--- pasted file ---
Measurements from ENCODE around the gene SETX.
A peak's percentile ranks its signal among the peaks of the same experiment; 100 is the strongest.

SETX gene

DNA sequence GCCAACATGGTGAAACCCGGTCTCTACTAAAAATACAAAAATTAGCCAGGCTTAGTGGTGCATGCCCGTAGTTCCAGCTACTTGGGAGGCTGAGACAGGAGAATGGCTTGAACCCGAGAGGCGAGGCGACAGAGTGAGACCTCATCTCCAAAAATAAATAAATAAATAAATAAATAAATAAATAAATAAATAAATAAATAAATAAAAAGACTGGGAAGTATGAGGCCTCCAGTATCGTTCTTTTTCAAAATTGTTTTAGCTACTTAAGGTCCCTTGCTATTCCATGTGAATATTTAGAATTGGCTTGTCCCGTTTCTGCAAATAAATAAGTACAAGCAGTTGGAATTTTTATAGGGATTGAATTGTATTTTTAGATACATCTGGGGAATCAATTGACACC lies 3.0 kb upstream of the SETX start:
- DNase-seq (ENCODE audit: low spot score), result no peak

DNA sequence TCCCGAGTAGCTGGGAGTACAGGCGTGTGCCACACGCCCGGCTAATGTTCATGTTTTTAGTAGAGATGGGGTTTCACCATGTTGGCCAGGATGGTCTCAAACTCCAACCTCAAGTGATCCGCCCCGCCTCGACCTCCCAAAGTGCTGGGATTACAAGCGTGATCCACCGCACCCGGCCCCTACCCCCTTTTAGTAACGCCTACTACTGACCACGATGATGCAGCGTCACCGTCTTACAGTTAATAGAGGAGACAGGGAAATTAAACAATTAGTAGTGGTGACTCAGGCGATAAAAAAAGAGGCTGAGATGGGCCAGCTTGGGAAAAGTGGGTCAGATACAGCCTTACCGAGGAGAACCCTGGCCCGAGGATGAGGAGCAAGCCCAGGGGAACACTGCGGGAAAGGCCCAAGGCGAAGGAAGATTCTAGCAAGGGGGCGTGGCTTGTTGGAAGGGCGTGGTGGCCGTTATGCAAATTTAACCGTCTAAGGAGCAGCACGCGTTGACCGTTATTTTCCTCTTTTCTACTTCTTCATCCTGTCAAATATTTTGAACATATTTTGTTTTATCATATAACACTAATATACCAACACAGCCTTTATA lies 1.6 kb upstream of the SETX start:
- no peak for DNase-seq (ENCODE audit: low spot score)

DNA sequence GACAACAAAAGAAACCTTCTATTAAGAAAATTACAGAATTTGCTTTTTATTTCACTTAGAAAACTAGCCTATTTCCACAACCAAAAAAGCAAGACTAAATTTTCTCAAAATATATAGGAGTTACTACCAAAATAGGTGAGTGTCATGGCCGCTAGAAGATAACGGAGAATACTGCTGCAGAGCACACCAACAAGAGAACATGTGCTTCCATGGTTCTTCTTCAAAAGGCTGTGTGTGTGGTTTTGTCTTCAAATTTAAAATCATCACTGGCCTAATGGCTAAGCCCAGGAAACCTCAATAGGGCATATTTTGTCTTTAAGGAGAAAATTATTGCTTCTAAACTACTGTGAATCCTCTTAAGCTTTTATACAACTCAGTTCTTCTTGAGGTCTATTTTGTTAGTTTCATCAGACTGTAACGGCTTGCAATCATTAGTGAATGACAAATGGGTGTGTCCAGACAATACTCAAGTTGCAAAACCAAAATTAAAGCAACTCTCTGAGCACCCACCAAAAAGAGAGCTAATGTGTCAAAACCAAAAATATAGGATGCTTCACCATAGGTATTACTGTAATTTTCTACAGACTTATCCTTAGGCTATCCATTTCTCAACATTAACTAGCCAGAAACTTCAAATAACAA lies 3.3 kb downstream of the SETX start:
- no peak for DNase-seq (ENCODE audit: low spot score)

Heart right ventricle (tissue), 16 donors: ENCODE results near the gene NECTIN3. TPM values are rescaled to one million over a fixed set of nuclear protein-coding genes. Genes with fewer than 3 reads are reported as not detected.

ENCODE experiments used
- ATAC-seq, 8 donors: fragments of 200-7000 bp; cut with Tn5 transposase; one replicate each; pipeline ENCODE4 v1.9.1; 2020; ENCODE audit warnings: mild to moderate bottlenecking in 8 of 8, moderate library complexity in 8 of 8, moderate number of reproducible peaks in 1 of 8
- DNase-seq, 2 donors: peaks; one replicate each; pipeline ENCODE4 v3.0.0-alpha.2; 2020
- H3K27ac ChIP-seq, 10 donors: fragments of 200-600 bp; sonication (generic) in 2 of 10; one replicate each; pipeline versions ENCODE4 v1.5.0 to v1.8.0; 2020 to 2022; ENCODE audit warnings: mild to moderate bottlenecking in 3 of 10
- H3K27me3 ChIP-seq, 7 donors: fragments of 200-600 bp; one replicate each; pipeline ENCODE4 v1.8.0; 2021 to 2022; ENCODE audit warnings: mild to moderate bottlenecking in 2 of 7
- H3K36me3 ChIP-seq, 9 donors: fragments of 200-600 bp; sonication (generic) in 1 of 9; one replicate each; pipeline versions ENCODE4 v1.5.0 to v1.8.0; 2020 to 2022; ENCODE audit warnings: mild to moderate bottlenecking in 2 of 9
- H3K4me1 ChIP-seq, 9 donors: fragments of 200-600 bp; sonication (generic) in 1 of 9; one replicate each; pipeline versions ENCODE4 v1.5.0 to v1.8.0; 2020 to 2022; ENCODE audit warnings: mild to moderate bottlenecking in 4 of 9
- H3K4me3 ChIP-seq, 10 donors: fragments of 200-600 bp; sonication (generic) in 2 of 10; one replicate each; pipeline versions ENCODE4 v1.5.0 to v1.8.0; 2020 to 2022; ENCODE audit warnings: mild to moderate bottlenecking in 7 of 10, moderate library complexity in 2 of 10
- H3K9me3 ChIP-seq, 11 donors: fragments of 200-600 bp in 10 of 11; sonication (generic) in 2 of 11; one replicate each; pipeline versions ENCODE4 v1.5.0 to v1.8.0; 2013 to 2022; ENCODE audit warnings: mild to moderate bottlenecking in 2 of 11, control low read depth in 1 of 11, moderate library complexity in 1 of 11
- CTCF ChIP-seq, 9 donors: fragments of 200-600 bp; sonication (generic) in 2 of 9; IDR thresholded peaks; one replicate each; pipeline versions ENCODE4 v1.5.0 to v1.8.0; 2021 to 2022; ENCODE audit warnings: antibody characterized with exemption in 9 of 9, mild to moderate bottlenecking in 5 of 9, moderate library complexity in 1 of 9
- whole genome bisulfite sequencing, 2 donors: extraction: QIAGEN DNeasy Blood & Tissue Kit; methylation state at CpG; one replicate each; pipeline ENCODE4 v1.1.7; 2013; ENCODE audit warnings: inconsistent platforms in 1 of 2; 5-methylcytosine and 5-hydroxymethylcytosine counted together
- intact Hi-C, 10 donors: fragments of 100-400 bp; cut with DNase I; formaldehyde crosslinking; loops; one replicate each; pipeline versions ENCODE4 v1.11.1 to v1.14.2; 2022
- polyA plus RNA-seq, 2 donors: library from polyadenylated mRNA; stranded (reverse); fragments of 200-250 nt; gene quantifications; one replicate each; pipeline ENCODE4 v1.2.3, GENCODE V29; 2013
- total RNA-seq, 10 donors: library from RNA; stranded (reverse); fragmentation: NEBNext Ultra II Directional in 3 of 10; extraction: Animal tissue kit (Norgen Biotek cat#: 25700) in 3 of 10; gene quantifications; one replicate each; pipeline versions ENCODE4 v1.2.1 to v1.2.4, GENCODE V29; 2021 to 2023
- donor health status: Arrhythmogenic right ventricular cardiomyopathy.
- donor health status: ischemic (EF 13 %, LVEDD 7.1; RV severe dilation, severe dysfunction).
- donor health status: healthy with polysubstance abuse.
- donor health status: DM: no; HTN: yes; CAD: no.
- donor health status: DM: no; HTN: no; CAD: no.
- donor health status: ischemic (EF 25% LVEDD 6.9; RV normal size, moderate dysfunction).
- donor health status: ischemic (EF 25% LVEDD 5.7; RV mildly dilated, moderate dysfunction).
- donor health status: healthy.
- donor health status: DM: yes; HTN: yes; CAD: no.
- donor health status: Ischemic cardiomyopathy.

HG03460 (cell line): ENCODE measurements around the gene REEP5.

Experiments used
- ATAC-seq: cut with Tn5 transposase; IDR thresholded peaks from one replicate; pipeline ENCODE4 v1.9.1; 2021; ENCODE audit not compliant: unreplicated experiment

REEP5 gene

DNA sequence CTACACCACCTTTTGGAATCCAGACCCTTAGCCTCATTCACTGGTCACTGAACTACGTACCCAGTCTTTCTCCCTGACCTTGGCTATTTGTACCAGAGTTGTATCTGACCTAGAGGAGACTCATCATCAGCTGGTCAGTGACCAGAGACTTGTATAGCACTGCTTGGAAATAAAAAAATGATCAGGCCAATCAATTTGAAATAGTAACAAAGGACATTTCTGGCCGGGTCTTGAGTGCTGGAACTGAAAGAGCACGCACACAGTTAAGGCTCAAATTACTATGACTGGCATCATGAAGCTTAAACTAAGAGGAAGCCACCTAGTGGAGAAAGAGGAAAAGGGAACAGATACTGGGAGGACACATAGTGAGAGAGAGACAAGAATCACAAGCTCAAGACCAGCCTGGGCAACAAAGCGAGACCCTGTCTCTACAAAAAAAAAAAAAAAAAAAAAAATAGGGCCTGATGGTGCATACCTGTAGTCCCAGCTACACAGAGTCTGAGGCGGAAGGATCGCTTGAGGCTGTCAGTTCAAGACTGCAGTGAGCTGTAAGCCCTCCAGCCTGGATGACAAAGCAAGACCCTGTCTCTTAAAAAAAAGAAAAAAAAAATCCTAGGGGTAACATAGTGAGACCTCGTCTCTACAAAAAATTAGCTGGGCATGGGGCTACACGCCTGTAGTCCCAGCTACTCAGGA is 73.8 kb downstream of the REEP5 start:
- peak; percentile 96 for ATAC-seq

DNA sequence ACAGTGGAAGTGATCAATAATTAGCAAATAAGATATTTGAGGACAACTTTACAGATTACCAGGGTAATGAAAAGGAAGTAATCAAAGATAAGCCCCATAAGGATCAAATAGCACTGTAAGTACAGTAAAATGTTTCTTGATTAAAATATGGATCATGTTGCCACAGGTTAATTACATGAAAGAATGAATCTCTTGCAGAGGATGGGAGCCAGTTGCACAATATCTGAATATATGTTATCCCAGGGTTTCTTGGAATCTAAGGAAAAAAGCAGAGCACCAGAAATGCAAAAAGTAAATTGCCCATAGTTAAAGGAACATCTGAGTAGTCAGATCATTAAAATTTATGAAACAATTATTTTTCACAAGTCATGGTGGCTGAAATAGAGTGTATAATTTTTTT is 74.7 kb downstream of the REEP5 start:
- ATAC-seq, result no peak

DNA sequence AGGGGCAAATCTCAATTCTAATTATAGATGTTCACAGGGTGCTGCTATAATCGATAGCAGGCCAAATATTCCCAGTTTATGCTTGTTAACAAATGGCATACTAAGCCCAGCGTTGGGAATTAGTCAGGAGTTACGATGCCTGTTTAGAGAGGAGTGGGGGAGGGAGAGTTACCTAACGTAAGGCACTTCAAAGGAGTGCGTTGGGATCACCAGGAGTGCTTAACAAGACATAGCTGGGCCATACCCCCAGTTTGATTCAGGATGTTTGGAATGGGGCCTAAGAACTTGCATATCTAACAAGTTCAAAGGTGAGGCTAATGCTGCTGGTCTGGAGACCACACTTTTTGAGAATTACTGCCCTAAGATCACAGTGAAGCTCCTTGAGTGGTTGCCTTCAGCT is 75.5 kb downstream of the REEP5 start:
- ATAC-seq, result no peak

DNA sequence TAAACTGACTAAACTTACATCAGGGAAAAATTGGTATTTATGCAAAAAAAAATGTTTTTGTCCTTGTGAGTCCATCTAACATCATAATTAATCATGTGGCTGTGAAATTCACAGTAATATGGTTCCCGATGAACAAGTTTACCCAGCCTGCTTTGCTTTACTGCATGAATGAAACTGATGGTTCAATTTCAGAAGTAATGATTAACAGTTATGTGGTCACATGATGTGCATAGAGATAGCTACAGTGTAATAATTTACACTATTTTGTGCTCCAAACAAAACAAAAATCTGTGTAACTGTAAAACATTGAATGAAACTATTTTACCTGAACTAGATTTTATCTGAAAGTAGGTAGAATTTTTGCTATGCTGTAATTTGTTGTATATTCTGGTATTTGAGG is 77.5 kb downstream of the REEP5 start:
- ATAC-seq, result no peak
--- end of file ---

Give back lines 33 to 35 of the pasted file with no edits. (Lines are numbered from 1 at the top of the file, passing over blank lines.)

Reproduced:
- donor health status: DM: yes; HTN: yes; CAD: no.
- donor health status: Ischemic cardiomyopathy.

HG03460 (cell line): ENCODE measurements around the gene REEP5.